“Everybody loves getting together and if you’re with a group of friends there’s always a sing song at the end of the night, it’s part of the culture and part of having fun.”

That culture has certainly been instrumental to the success of The Corrs who, despite individual ventures along the way, are still playing together after all these years.

The Corrs
The Corrs on stage in the gardens of Buckingham Palace (Rebecca Naden/PA)

“Music-wise we’re pretty alike on what we like and what we’re inspired by and what we’re excited by. We don’t do as much as we did over the years, but we worked so intensively together, it was definitely hard and I don’t think being in a family made it any easier.

“We do have something new coming, but I can’t tell you what. It’s not a full album or anything. At the moment we’re getting ready to go on tour so there’s no making a full album, but never say never.”

And while some bands head out on the road and leave fans disappointed when they trot out “new material” as opposed to the beloved hits, Corr is adamant that will not be the case for their fans.

“I am one of those people that have gone to concerts and been really disappointed when I’ve not heard my favourite songs so I wouldn’t do that to anybody.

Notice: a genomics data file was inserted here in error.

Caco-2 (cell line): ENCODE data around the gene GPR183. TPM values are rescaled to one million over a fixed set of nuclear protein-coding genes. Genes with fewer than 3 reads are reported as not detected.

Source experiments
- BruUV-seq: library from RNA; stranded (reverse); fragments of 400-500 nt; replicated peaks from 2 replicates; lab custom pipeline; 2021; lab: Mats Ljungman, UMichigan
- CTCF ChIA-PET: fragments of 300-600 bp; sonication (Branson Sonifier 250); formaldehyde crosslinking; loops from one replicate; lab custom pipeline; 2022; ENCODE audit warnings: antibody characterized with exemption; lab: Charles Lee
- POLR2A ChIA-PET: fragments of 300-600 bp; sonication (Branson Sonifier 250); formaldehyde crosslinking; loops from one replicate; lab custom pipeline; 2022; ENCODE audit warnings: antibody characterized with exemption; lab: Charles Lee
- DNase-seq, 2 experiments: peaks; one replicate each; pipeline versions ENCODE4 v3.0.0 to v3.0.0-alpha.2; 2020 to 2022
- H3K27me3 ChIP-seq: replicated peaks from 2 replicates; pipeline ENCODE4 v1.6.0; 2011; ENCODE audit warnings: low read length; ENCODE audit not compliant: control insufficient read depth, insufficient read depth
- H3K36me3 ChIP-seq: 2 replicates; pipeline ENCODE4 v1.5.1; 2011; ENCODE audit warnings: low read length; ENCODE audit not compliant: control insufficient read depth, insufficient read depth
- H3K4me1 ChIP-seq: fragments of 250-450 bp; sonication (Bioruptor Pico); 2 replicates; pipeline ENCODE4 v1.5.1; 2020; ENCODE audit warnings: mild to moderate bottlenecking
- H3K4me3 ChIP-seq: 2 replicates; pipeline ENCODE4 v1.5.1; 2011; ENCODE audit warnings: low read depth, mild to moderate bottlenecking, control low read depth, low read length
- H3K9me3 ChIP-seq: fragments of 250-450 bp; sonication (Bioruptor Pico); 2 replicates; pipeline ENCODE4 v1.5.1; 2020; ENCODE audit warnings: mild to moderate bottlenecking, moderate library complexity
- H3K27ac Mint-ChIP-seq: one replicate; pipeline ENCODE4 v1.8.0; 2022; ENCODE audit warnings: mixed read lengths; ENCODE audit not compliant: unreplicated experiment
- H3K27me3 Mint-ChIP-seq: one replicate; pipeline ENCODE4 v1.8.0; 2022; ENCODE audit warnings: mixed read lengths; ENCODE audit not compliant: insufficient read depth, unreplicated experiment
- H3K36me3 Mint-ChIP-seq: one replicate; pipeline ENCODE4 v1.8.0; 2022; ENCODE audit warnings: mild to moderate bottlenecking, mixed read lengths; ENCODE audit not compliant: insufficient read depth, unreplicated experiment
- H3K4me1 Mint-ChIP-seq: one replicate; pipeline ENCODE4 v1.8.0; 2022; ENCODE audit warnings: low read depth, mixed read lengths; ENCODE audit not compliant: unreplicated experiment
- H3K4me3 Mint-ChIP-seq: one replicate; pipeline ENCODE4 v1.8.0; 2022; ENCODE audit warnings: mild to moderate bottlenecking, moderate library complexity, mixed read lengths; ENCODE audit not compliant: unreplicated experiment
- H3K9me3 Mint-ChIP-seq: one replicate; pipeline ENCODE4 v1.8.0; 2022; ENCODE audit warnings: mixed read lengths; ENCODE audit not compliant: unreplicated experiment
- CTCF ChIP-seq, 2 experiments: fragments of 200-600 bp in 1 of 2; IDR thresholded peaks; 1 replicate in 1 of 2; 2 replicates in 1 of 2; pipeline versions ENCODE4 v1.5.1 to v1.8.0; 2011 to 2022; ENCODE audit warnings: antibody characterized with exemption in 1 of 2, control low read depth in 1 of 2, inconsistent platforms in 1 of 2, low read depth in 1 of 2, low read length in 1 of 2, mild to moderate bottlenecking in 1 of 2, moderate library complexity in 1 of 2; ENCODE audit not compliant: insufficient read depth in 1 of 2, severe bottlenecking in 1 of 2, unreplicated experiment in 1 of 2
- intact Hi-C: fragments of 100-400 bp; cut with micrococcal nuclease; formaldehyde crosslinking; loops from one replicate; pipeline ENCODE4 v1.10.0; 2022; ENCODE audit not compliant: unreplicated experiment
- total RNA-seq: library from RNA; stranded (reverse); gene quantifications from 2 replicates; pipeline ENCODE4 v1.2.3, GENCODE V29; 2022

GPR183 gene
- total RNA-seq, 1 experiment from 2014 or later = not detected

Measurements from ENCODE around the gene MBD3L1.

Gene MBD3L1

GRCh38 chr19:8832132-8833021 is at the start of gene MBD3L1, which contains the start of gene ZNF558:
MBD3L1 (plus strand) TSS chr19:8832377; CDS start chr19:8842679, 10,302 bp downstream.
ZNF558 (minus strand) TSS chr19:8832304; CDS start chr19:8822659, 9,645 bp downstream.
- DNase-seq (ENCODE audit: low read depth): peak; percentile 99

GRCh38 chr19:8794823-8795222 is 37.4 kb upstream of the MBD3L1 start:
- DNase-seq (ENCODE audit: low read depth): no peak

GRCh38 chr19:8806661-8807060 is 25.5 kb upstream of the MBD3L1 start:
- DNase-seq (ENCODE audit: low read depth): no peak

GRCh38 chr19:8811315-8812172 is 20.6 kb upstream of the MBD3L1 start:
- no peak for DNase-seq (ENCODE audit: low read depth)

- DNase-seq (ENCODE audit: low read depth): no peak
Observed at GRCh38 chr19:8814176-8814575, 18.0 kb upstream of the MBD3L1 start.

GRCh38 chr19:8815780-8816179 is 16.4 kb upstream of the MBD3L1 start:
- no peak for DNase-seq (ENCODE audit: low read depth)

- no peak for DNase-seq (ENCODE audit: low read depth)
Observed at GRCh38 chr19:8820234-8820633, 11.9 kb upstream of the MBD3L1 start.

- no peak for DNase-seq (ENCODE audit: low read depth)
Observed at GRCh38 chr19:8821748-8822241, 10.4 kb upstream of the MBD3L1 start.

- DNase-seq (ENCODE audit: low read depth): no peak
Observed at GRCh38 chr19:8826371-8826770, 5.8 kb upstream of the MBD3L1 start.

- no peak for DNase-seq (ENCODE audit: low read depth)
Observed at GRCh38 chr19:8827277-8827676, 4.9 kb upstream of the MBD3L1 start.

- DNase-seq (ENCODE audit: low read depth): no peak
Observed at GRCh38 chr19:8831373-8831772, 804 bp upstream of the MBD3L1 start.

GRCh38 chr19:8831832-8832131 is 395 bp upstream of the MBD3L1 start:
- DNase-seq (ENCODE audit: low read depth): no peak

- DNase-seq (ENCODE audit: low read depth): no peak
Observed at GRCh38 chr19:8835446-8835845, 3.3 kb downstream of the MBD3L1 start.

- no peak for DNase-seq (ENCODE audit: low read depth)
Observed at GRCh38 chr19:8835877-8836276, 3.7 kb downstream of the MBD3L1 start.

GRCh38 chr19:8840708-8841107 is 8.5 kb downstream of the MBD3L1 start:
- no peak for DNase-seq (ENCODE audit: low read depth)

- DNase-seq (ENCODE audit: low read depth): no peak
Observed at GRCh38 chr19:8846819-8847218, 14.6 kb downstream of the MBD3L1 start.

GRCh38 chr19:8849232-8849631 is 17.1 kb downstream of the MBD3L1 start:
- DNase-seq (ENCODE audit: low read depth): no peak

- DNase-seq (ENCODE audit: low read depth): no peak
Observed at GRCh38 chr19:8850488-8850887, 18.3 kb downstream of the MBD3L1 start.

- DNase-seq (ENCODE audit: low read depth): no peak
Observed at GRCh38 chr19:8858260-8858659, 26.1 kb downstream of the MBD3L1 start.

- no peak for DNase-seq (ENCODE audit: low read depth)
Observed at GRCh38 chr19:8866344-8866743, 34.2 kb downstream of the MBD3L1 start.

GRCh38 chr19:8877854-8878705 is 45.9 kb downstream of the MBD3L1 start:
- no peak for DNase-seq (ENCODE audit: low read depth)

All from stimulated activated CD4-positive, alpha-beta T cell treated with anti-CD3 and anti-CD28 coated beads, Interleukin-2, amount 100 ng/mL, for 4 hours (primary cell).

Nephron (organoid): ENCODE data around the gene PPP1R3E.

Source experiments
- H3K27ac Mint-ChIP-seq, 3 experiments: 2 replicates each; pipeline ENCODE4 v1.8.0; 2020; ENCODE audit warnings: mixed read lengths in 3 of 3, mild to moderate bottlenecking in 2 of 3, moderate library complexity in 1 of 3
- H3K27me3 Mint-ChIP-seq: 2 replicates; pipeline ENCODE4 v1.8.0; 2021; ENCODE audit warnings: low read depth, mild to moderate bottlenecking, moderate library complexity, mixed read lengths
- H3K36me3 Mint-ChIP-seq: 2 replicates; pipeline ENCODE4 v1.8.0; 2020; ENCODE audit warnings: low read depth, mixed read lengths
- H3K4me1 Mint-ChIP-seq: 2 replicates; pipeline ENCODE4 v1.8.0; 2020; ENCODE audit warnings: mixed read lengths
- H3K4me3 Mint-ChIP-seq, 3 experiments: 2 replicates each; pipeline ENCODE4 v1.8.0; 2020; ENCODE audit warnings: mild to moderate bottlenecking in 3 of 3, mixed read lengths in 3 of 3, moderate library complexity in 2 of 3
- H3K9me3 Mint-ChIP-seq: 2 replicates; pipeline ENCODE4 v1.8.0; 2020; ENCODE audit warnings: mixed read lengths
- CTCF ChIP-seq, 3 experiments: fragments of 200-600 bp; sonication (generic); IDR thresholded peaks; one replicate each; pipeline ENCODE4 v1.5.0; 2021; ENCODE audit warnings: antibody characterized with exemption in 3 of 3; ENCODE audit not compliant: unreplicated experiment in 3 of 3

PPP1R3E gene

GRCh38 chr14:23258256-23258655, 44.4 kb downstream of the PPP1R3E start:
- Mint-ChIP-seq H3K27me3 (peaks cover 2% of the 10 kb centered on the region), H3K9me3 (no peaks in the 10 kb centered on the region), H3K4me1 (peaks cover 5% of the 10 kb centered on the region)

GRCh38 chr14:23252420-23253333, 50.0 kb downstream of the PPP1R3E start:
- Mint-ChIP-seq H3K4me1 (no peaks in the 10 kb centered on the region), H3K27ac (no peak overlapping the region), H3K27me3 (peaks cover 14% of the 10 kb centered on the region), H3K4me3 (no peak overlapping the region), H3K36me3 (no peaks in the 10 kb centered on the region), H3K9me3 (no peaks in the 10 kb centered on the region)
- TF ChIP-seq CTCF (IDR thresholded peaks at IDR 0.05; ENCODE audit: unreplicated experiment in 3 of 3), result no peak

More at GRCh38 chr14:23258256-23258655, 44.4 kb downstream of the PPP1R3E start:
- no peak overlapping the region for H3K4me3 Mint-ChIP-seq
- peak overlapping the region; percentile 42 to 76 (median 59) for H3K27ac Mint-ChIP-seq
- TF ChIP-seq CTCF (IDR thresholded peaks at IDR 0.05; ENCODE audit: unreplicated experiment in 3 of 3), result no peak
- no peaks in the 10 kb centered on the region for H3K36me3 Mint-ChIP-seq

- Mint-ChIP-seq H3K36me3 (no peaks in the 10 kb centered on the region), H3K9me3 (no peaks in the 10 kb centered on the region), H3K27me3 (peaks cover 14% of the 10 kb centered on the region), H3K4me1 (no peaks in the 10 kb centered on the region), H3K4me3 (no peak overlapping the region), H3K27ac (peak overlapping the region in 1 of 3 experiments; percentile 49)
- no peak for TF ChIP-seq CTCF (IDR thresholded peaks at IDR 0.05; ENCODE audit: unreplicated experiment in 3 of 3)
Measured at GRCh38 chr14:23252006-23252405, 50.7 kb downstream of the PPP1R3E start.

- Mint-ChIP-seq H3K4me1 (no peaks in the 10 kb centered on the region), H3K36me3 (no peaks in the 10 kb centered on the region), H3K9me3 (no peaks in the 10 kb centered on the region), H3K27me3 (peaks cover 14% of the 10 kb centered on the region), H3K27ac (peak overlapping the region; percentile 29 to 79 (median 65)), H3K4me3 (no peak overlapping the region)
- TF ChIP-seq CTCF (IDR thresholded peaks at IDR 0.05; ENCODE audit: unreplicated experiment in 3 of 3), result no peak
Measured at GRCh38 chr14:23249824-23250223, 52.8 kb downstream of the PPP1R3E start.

“It’s not right, people are coming to see after all these years, and I think it would not be fair. Imagine going on and not playing  Breathless or Runaway, that would just be cruel, we wouldn’t be doing that.

“I think if people are coming to see you you should give them a good show, and play the songs they love.”

The Corrs are ambassadors for National Album Day, which takes place this year on October 14, with a theme of the 1990s.

National Album Day is organised jointly by UK independent and major record labels association the BPI, and ERA, the digital entertainment and retail association, representing the nation’s music retailers and digital/streaming platforms.